Inku is an Indo-Aryan language spoken, at least historically, throughout Afghanistan by four of the country's itinerant communities: the Jalali, the Pikraj, the Shadibaz and the Vangawala. Itinerant communities in Afghanistan, whether Inku-speaking or not, are locally known as "Jats" (not to be confused with the Jats of India and Pakistan), a term which is not a self-designation of the groups but rather a collective, often pejorative name given by outsiders. The reference work Ethnologue has an entry for what could be this language, but under the name Jakati (with the corresponding ISO 639-3 code
jat), but that entry is at least partly erroneous.
Each of the four groups speaks a variety with slight differences compared to the others. According to their local tradition, their ancestors migrated in the 19th century from the Dera Ismail Khan and Dera Ghazi Khan regions of present-day Pakistan. Such an origin suggests that Inku may be related to the Saraiki language spoken there, though nothing is conclusively known.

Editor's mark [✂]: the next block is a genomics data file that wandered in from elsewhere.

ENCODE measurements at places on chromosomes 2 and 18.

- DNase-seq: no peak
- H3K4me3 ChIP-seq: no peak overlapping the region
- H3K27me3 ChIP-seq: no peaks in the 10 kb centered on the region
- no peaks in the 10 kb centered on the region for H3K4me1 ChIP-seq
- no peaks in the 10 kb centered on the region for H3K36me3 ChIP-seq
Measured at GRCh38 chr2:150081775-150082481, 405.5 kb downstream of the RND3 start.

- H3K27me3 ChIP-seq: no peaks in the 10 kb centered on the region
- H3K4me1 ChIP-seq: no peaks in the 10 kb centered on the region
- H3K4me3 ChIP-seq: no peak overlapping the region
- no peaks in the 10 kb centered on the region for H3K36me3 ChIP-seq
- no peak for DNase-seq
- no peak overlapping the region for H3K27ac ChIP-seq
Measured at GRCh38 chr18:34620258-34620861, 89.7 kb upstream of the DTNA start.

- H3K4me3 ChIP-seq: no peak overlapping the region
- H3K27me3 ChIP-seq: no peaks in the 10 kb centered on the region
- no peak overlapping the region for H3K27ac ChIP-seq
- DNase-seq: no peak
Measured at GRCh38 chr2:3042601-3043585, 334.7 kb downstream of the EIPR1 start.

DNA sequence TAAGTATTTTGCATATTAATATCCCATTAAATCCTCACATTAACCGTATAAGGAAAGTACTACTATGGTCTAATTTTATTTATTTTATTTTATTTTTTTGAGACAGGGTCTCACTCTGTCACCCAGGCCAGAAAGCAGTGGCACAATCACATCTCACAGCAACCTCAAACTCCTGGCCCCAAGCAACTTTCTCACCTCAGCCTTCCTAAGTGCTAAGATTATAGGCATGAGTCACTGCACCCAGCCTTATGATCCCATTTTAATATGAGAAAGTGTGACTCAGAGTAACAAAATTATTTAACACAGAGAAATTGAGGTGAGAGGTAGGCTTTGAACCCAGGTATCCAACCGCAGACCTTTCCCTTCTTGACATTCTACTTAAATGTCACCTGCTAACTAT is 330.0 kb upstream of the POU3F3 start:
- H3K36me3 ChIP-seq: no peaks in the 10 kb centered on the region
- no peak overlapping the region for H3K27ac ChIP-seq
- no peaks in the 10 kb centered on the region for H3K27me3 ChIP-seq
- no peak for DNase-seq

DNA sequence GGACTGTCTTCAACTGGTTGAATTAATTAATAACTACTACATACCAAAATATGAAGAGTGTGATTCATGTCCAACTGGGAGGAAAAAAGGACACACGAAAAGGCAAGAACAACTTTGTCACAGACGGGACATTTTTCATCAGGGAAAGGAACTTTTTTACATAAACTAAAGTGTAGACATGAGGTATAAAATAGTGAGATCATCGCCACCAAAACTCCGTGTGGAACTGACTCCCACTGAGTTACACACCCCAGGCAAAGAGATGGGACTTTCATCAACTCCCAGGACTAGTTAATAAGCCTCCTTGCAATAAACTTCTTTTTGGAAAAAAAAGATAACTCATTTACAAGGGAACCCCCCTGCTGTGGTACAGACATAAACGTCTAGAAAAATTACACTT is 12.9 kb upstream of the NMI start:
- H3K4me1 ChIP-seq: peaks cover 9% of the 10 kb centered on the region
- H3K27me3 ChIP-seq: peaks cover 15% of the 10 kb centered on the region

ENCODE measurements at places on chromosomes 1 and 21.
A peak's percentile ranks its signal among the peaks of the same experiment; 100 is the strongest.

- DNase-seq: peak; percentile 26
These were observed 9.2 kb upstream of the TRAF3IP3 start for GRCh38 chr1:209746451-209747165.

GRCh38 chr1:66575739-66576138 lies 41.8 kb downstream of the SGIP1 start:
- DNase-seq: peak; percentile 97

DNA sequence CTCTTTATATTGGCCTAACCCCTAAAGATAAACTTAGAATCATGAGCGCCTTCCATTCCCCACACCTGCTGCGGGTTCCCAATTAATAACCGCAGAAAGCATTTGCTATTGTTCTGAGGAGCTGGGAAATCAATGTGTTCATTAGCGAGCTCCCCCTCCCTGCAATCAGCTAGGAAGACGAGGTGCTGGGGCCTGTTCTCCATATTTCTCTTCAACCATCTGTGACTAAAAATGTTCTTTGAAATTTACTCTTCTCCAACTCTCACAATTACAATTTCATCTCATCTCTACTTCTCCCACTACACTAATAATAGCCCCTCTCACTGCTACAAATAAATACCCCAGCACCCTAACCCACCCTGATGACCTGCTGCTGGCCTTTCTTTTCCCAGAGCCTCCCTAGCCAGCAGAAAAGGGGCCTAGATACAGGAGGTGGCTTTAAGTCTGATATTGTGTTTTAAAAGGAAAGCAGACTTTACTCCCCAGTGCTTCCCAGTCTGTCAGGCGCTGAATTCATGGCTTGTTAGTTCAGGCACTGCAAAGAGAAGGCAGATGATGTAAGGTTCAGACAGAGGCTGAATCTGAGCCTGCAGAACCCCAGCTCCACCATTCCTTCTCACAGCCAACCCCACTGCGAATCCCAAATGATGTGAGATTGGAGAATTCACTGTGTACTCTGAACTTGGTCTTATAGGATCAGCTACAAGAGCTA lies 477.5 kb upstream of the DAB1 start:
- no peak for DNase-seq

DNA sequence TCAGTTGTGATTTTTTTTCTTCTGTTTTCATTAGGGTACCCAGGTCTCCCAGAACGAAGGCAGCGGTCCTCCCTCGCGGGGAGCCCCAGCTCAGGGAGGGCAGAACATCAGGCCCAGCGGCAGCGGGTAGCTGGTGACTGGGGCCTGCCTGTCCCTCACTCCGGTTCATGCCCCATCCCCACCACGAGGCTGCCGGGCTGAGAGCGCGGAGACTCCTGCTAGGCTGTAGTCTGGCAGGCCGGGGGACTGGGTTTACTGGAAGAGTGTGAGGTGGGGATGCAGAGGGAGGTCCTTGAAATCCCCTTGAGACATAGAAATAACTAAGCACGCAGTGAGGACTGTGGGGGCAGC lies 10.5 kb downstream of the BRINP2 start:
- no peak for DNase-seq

The total population of the four Inku-speaking groups was estimated to be 7,000 as of the end of the 1970s. There is no reliable information about their present state, though it is unlikely that many have survived the subsequent upheavals in the country, and according to the entry in Ethnologue, which however may not necessarily refer to this language, the last speakers "probably survived into the 1990s".
Linguistic materials about the varieties spoken by the Shadibaz, Vangawala and Pikraj were collected by Aparna Rao in the 1970s, but they have not been published or analysed yet.
The following is an extract of a text narrated in 1978 by a man of the Chenarkhel subgroup of the Vangawala:
are in trouble